Sunday 9 August 2020

EXCLUSIVE: Councillor calls on colleagues to reject 'weak offer' on Labour Group democracy that reinforces Brent Council leader's power

Brent Council Leader is not always happy with councillors who are independent thinkers

In May 2020 Cllr Muhammed Butt had been leader of Brent Council for 8 years, having gained power at the 2012 AGM which saw Ann John ousted as Leader.

The Labour Group AGM this year has been delayed, possibly until September, depending on Covid restrictions, so a report on democracy in the Council appeared timely.

Cllr Butt has already had rule changes put in place, with the support of the Labour Group, which makes him no longer subject to annual re-election as Leader.

Decisions are made mainly by a 10 person Cabinet and most of them also serve on the General Purposes Committee with the addition of one Conservative representative. Much power resides in the Leader who allocates the various positions that attract additional allowances. It's unclear how much this is influenced by votes of the group rather than the Leader's  personal preferences.

It is no secret that many backbenchers are frustrated in their role. Without any additional position they feel they are no more than a conduit for residents' complaints about missed waste collections and potholes - just referring them on to officers in the various council departments.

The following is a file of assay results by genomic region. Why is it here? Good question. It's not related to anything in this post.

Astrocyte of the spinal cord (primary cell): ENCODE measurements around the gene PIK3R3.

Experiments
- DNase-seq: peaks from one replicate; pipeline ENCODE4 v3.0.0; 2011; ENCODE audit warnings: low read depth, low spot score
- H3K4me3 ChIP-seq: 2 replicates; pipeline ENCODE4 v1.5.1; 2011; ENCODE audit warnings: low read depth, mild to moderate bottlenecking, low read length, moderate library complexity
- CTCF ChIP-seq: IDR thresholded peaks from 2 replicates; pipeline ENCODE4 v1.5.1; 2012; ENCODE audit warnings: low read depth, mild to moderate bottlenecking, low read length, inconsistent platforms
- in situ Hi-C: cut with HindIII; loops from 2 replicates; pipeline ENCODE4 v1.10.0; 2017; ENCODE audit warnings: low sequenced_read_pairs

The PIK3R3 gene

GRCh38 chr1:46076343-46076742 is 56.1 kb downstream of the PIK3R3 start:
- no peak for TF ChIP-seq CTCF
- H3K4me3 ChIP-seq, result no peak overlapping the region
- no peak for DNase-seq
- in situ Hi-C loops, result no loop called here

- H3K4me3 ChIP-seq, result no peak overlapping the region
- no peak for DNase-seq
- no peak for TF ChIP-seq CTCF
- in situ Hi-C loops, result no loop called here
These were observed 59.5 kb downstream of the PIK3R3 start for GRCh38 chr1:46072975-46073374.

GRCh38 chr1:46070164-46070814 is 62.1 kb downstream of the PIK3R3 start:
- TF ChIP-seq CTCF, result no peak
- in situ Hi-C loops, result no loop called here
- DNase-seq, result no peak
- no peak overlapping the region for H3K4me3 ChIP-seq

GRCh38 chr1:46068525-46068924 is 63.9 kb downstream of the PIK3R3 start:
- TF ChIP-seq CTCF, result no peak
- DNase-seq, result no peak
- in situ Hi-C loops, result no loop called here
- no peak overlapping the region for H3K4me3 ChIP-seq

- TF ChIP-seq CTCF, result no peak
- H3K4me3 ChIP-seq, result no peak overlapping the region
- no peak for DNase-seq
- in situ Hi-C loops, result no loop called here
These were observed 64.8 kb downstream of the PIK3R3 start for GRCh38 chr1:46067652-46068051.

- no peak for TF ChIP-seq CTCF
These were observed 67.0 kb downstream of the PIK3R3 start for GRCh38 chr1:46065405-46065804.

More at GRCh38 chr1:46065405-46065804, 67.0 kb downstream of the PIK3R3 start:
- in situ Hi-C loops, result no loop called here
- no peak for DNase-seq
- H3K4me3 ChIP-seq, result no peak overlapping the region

There have been some happy exceptions to the rule in task groups set up by Scrutiny Committees but mostly backbenchers are kept out of policy making except for the ritual raising of hands at Full Council meetings. Some brave souls, who not want to vote for the cuts or other controversial matters, either absent themselves entirely or sneak out to the lavatory when the vote is taken.

Cllr Gill has written to Cllr Thomas Stephens and all members of the Labour Group giving his reasons for leaving. He is critical of  Stephens' chairing and questions his motives in producing what he calls a 'soft report.'

He points out that over the last 10 years the number of elections held within the group, over the 4 year period of an administration, has gone from 48 to 8.

 Gill claims that his call for more elections and term limits was answered by 'democracy causes arguments and disharmony' and that this sounded more like
more like a North Korean apparatchik than any kind of Democrat.

His email alleges that a loophole that would enable the Leader and Deputy leader to swap jobs after the 8 year terms was up, and thus continue for another year, was pointed out but that the loophole was not closed by the Chair.

Gill claimed that direct elections were rejected and an unspecified  selection procedure supported  instead that he said would allow the Leader to vet any people he did not like and keep them off the shortlist.

He concludes that this was a 'soft report'  and calls on his councillor colleagues to vote it down until they get a better offer.

The report is embedded below for readers to consider the arguments:

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